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Full text of "History And Human Relation"

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can do with its limited materials, even when bounded
by a nutshell,

^Whether we are studying the great transition from
tfie medieval religious civilisation to the modern secular
state, or we are examining the Industrial Revolution
which within the course of one century in particular did
so much to transform the conditions of human life,
whether we are tracing the growth of modern science
or the rise of modern democracy we should not nowadays
be satisfied to observe the surface-drama of events; we
should not be content to give a mere literary narrative
of personalities in conflict; above all we should not
generally make a picture of good men fighting bad men,
enlightened men fighting obscurantists, and feel that
our minds could rest if we merely left the matter there.
Subjects like these are to be envisaged within the frame-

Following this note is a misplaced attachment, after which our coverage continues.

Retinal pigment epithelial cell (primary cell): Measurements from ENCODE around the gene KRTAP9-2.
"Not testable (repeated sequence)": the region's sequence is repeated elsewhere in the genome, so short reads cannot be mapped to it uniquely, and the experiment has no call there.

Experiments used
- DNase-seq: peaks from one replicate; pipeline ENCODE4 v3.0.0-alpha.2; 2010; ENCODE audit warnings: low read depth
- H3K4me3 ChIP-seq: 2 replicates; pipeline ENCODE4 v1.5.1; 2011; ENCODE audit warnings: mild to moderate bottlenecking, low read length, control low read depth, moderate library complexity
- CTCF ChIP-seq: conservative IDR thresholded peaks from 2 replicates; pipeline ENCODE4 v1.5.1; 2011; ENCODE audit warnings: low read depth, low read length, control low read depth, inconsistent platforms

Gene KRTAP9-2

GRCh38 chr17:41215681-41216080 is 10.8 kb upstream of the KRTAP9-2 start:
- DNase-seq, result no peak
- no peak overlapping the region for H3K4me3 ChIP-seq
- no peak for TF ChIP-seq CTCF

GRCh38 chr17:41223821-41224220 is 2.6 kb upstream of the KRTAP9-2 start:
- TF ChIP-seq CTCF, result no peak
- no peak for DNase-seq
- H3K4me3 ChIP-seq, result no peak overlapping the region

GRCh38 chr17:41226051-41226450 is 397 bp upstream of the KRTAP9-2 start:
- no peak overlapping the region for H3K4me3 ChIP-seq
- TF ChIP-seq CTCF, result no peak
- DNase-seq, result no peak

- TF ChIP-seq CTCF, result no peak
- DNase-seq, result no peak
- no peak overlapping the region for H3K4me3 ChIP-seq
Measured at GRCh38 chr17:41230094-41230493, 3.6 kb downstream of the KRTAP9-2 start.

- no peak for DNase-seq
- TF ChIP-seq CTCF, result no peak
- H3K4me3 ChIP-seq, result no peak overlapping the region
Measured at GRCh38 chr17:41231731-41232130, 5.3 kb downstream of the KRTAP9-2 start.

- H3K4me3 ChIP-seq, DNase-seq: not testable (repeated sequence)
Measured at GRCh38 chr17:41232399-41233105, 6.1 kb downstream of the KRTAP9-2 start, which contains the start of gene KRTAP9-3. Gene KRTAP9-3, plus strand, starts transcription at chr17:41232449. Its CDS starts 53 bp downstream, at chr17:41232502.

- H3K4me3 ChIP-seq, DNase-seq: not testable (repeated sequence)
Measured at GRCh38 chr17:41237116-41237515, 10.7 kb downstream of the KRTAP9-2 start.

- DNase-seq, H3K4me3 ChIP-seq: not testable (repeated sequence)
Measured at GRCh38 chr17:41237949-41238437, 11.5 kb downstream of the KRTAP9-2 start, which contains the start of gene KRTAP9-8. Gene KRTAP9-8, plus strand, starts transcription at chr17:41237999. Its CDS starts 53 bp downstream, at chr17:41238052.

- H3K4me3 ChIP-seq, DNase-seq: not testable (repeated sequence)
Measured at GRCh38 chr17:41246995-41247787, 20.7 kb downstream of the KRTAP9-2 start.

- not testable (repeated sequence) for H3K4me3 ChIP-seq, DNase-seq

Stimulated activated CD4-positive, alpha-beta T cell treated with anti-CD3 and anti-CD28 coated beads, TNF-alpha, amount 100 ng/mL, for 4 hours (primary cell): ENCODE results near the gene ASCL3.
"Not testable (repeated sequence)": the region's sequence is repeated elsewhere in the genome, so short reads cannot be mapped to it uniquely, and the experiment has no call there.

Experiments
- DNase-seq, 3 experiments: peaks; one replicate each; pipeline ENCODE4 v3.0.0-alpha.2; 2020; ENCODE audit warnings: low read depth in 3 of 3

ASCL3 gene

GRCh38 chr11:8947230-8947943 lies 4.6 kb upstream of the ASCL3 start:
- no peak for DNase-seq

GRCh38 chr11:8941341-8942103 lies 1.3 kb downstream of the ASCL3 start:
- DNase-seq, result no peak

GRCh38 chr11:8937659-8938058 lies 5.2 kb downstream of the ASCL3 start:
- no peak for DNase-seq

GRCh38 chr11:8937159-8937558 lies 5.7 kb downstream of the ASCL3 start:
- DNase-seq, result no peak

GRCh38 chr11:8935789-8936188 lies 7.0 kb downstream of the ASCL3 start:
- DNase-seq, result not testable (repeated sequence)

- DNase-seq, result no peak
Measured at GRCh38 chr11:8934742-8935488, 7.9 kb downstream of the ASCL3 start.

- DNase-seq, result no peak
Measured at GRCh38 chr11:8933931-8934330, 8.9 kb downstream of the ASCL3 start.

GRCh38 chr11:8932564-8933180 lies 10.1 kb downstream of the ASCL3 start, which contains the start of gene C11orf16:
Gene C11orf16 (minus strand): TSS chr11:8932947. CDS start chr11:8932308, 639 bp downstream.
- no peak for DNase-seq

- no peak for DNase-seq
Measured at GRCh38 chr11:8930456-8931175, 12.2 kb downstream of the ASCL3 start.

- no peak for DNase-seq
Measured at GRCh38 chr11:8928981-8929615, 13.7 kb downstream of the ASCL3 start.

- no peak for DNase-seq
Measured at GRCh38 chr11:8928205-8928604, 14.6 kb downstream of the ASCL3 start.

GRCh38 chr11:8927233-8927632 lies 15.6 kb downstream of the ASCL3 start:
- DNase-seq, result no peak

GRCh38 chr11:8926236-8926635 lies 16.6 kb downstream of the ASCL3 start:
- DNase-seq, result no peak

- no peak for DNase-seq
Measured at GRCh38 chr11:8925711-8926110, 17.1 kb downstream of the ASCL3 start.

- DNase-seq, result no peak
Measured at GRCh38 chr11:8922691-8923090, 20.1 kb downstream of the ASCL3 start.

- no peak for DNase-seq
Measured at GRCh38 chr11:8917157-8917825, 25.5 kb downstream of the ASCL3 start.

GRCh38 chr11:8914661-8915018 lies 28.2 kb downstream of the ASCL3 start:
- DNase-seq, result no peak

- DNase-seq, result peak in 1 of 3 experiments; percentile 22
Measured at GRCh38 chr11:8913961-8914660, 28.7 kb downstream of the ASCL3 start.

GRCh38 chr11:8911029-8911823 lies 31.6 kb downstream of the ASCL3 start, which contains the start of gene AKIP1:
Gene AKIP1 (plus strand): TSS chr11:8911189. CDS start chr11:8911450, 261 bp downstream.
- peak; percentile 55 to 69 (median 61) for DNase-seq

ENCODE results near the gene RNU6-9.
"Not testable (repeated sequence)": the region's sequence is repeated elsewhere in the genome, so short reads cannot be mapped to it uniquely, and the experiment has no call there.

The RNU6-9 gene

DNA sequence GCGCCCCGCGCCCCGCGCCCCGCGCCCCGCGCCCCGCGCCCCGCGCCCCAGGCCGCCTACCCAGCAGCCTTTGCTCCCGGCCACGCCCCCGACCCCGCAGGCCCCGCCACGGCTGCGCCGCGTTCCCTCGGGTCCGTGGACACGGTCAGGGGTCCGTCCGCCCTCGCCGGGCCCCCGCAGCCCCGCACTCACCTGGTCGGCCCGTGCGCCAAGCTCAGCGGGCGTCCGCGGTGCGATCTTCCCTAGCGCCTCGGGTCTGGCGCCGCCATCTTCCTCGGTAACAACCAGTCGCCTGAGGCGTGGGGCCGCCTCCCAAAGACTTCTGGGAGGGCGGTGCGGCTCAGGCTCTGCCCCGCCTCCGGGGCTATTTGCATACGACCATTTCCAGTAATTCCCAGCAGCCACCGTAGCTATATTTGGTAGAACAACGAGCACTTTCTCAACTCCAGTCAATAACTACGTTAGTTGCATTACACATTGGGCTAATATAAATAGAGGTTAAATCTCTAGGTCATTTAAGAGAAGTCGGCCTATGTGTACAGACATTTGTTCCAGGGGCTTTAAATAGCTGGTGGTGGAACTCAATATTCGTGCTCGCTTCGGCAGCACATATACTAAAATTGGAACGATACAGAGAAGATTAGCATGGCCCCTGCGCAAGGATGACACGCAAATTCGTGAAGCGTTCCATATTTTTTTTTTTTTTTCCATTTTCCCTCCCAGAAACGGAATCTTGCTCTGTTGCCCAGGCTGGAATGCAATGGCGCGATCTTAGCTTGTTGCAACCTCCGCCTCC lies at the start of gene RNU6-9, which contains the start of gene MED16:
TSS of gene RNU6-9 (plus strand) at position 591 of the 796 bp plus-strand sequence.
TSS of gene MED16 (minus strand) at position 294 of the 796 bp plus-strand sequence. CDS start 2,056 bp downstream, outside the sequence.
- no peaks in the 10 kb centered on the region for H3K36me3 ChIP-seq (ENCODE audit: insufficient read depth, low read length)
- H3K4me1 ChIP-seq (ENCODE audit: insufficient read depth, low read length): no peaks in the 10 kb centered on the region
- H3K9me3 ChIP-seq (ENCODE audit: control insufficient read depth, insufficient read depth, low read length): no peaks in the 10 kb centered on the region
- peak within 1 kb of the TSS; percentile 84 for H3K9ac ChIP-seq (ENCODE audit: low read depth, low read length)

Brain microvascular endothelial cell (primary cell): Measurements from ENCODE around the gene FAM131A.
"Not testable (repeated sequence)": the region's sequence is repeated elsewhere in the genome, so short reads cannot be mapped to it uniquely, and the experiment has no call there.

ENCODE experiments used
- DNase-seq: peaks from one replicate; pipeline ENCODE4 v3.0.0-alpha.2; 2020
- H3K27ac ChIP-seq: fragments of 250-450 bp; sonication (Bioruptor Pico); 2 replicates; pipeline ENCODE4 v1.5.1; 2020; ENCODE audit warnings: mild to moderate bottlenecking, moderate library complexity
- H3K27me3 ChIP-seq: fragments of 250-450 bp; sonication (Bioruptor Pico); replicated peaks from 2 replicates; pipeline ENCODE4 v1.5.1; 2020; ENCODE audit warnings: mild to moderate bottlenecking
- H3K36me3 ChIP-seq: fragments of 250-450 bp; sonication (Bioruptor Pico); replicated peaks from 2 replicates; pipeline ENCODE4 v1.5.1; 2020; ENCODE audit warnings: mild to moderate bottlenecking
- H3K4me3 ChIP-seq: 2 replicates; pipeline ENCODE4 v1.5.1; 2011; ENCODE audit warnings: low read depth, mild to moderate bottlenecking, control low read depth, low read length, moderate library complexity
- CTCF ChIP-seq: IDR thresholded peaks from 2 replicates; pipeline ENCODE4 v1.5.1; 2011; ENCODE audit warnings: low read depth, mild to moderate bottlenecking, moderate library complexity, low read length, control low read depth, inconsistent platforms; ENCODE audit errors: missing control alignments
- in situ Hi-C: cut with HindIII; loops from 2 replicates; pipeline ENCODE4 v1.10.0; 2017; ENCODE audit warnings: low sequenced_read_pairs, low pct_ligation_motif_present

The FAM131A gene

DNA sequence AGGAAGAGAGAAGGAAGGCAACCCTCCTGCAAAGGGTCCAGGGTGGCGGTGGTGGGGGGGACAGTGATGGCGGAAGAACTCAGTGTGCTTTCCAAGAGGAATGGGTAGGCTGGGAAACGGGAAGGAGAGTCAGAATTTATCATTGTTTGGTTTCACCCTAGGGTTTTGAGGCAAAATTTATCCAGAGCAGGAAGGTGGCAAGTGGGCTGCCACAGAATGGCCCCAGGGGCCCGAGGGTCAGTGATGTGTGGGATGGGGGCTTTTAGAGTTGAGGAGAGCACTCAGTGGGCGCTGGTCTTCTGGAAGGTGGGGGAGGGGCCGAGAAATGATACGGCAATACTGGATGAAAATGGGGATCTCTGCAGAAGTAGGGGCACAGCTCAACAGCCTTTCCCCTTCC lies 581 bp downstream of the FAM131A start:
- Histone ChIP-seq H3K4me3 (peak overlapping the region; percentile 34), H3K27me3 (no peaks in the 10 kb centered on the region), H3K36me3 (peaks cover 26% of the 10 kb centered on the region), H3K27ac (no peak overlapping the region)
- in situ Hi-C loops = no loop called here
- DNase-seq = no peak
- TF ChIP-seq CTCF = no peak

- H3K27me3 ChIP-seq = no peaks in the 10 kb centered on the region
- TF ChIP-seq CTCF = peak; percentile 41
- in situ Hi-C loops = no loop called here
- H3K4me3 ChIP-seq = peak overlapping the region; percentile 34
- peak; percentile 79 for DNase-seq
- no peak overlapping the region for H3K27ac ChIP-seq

work of much larger social processes; and the effect
of the analysis of these can be seen even when the
historian thinks that he is only narrating. Since Marx's
time historians indeed have been coming over more and
more to this basic point of view—sometimes in spite
of themselves, sometimes without confessing that the
influence of Marx had anything to do with the case,
sometimes, also, no doubt, without even realising that
any change was taking place.

The Marxists—though they cannot pretend that die
discovery was actually theirs—have taught the world
what many historians in fact have come to feel, namely,
that history does not proceed by a logical development, by
the kind of progress which may be presumed to take place,
every step in order, along a straight line. . Movement >